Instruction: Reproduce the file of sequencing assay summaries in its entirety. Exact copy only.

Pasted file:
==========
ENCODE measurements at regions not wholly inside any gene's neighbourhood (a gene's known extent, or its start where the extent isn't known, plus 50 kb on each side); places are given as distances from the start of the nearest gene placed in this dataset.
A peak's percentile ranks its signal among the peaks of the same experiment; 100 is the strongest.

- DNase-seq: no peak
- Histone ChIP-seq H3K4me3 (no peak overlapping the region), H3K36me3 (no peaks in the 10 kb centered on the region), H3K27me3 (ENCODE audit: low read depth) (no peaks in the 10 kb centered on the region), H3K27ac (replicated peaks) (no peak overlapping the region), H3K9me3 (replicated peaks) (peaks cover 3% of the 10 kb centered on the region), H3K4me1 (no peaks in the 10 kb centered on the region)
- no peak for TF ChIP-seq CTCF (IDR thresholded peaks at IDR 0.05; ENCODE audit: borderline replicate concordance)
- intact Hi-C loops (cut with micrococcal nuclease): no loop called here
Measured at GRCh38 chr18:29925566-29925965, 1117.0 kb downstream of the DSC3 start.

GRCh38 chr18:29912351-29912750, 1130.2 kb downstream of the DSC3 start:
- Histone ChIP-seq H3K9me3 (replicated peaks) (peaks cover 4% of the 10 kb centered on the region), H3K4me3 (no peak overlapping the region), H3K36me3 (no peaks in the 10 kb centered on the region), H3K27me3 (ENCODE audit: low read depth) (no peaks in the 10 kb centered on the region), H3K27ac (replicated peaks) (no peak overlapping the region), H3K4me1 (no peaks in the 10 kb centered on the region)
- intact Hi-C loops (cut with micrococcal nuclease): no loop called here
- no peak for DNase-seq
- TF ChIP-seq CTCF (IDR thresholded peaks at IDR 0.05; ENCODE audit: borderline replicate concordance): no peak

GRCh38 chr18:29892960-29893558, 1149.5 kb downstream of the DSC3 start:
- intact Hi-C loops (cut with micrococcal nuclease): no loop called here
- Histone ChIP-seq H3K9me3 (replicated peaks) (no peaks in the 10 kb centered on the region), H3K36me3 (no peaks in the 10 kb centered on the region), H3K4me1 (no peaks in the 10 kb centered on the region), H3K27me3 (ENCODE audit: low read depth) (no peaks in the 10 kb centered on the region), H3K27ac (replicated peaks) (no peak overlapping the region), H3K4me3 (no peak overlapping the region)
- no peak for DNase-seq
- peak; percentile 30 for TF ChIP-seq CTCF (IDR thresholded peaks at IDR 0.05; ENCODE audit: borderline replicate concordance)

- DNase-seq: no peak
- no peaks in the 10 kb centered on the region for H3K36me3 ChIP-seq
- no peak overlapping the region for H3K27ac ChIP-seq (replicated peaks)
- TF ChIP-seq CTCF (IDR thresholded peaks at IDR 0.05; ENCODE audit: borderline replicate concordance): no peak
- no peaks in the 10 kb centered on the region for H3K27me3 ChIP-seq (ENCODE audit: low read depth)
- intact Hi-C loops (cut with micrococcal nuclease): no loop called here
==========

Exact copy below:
ENCODE measurements at regions not wholly inside any gene's neighbourhood (a gene's known extent, or its start where the extent isn't known, plus 50 kb on each side); places are given as distances from the start of the nearest gene placed in this dataset.
A peak's percentile ranks its signal among the peaks of the same experiment; 100 is the strongest.

- DNase-seq: no peak
- Histone ChIP-seq H3K4me3 (no peak overlapping the region), H3K36me3 (no peaks in the 10 kb centered on the region), H3K27me3 (ENCODE audit: low read depth) (no peaks in the 10 kb centered on the region), H3K27ac (replicated peaks) (no peak overlapping the region), H3K9me3 (replicated peaks) (peaks cover 3% of the 10 kb centered on the region), H3K4me1 (no peaks in the 10 kb centered on the region)
- no peak for TF ChIP-seq CTCF (IDR thresholded peaks at IDR 0.05; ENCODE audit: borderline replicate concordance)
- intact Hi-C loops (cut with micrococcal nuclease): no loop called here
Measured at GRCh38 chr18:29925566-29925965, 1117.0 kb downstream of the DSC3 start.

GRCh38 chr18:29912351-29912750, 1130.2 kb downstream of the DSC3 start:
- Histone ChIP-seq H3K9me3 (replicated peaks) (peaks cover 4% of the 10 kb centered on the region), H3K4me3 (no peak overlapping the region), H3K36me3 (no peaks in the 10 kb centered on the region), H3K27me3 (ENCODE audit: low read depth) (no peaks in the 10 kb centered on the region), H3K27ac (replicated peaks) (no peak overlapping the region), H3K4me1 (no peaks in the 10 kb centered on the region)
- intact Hi-C loops (cut with micrococcal nuclease): no loop called here
- no peak for DNase-seq
- TF ChIP-seq CTCF (IDR thresholded peaks at IDR 0.05; ENCODE audit: borderline replicate concordance): no peak

GRCh38 chr18:29892960-29893558, 1149.5 kb downstream of the DSC3 start:
- intact Hi-C loops (cut with micrococcal nuclease): no loop called here
- Histone ChIP-seq H3K9me3 (replicated peaks) (no peaks in the 10 kb centered on the region), H3K36me3 (no peaks in the 10 kb centered on the region), H3K4me1 (no peaks in the 10 kb centered on the region), H3K27me3 (ENCODE audit: low read depth) (no peaks in the 10 kb centered on the region), H3K27ac (replicated peaks) (no peak overlapping the region), H3K4me3 (no peak overlapping the region)
- no peak for DNase-seq
- peak; percentile 30 for TF ChIP-seq CTCF (IDR thresholded peaks at IDR 0.05; ENCODE audit: borderline replicate concordance)

- DNase-seq: no peak
- no peaks in the 10 kb centered on the region for H3K36me3 ChIP-seq
- no peak overlapping the region for H3K27ac ChIP-seq (replicated peaks)
- TF ChIP-seq CTCF (IDR thresholded peaks at IDR 0.05; ENCODE audit: borderline replicate concordance): no peak
- no peaks in the 10 kb centered on the region for H3K27me3 ChIP-seq (ENCODE audit: low read depth)
- intact Hi-C loops (cut with micrococcal nuclease): no loop called here